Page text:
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Hydrogen Exchange-Mass Spectrometry Measures Stapled Peptide Conformational Dynamics and Predicts Pharmacokinetic Properties
Xiangguo (Eric) Shi, Thomas E. Wales, Carl Elkin, Noriyuki Kawahata, John R. Engen, D. Allen Annis, Anal. Chem., 2013, 85, 11185-11188.
DOI: 10.1021/ac403173p
Publication Date (Web): November 11, 2013
Copyright © 2013 American Chemical Society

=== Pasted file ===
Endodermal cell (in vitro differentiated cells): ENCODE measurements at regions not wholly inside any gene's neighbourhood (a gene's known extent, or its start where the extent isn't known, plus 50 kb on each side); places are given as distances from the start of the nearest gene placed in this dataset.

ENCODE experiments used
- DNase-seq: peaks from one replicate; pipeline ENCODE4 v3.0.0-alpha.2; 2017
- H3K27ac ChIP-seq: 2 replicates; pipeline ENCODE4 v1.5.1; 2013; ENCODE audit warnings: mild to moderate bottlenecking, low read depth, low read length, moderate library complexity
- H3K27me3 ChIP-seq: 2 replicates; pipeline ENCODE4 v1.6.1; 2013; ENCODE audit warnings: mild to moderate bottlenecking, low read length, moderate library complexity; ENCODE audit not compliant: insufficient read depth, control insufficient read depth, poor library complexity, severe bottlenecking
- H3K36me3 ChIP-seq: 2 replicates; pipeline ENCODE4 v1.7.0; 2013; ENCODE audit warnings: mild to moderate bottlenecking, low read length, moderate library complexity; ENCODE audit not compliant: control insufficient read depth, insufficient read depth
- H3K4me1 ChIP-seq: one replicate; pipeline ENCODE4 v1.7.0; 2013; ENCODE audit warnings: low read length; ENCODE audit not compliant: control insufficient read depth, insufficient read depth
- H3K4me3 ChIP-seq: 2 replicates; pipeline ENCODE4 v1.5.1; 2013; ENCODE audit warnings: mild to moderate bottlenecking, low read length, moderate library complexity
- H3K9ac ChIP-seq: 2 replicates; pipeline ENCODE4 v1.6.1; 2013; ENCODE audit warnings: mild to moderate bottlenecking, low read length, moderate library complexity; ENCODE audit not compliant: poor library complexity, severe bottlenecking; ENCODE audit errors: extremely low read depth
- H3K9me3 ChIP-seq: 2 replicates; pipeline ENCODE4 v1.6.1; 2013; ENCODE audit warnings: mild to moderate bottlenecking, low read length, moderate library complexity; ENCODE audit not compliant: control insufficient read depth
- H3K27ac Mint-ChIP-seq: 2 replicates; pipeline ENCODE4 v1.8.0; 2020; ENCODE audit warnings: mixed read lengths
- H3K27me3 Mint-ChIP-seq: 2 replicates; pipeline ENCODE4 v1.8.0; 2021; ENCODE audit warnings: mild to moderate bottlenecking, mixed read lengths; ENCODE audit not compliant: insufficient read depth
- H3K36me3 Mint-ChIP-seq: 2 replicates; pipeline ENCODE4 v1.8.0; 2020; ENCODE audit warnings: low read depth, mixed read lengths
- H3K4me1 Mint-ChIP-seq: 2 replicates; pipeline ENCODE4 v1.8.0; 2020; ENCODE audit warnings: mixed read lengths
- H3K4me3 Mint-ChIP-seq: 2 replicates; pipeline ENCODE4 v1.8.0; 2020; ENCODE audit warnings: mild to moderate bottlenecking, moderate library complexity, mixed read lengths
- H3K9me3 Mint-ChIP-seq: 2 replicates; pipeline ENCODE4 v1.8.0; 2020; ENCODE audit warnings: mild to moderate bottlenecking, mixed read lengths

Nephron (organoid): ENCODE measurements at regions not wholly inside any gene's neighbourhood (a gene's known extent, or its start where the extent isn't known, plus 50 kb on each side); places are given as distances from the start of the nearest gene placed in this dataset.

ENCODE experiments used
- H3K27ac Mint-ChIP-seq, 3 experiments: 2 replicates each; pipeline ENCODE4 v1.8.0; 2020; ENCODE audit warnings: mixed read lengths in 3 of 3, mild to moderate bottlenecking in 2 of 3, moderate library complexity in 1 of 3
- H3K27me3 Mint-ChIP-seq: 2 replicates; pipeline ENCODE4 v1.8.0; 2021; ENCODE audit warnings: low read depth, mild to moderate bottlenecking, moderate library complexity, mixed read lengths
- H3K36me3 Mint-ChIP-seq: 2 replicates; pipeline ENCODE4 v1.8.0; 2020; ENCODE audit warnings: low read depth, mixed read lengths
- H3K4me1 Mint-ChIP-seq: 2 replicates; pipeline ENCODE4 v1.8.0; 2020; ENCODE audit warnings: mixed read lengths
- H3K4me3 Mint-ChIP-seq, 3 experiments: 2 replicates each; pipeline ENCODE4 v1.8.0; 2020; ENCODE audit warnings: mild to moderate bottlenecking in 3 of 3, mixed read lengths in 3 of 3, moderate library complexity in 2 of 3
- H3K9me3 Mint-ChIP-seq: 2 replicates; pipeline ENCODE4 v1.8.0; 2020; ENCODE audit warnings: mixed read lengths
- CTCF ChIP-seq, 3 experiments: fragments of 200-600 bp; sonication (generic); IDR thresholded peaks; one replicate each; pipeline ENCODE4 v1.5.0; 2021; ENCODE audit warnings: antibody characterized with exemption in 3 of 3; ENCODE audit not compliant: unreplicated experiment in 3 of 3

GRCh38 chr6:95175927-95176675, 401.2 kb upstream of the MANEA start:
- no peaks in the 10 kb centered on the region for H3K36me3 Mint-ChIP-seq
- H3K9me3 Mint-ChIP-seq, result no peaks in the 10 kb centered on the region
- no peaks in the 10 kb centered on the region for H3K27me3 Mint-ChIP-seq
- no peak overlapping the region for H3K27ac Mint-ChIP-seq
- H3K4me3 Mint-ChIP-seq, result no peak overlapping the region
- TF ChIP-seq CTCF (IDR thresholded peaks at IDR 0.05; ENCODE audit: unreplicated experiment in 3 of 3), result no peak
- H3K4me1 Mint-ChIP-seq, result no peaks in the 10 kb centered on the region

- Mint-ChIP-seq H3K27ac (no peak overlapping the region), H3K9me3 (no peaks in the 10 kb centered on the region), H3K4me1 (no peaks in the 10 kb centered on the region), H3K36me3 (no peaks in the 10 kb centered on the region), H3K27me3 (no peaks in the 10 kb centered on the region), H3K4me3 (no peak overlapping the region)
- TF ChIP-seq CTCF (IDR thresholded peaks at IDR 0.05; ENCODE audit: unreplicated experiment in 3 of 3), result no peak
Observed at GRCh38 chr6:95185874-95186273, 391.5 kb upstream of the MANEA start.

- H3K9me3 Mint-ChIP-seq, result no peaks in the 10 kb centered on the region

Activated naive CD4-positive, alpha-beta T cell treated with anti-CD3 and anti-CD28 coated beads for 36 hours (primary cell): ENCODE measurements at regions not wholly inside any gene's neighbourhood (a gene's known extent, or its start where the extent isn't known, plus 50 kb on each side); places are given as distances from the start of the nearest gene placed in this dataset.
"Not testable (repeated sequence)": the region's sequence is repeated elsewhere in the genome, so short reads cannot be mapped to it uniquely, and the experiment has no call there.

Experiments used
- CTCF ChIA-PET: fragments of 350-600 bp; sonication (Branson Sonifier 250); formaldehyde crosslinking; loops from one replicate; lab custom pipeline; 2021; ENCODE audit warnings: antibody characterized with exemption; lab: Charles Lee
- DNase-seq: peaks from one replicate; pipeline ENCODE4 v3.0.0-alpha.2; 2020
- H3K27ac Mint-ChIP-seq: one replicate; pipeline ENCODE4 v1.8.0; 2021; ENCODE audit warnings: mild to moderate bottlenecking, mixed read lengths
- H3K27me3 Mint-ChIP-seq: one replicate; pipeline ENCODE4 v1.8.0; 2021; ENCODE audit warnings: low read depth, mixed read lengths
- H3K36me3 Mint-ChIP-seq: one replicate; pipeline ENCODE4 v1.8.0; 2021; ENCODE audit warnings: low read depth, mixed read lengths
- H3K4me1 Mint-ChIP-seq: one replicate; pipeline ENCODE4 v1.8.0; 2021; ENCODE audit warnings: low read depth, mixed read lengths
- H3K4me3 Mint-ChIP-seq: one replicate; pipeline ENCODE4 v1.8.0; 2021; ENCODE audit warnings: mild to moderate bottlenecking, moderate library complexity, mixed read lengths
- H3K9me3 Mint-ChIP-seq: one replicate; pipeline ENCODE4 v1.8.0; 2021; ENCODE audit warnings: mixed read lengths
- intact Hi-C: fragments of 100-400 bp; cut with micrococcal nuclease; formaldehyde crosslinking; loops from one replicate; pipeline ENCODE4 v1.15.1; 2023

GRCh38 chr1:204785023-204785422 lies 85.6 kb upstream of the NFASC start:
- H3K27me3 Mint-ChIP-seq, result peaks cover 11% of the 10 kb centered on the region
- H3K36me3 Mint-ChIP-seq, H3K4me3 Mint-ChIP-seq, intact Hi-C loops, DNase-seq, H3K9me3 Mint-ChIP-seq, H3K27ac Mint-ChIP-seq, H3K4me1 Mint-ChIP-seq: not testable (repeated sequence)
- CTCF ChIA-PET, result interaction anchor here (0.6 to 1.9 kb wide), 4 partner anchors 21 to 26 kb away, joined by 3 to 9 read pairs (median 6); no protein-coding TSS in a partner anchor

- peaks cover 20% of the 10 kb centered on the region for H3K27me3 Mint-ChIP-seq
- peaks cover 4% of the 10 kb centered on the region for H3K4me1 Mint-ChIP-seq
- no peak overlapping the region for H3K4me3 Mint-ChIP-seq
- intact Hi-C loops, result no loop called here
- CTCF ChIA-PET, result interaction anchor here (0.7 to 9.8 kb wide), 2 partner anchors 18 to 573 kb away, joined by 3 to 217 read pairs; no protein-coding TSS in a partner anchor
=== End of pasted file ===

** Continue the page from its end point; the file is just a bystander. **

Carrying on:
Peptide drugs have traditionally suffered from poor pharmacokinetic properties due to their conformational flexibility and the interaction of proteases with backbone amide bonds. “Stapled Peptides” are cyclized using an all-hydrocarbon cross-linking strategy to reinforce their α-helical conformation, yielding improved protease resistance and drug-like properties. Here we demonstrate that hydrogen exchange-mass spectrometry (HX-MS) effectively probes the conformational dynamics of Stapled Peptides derived from the survivin-borealin protein–protein interface and predicts their susceptibility to proteolytic degradation. In Stapled Peptides, amide exchange was reduced by over five orders-of-magnitude versus the native peptide sequence depending on staple placement. Furthermore, deuteration kinetics correlated directly with rates of proteolysis to reveal the optimal staple placement for improved drug properties.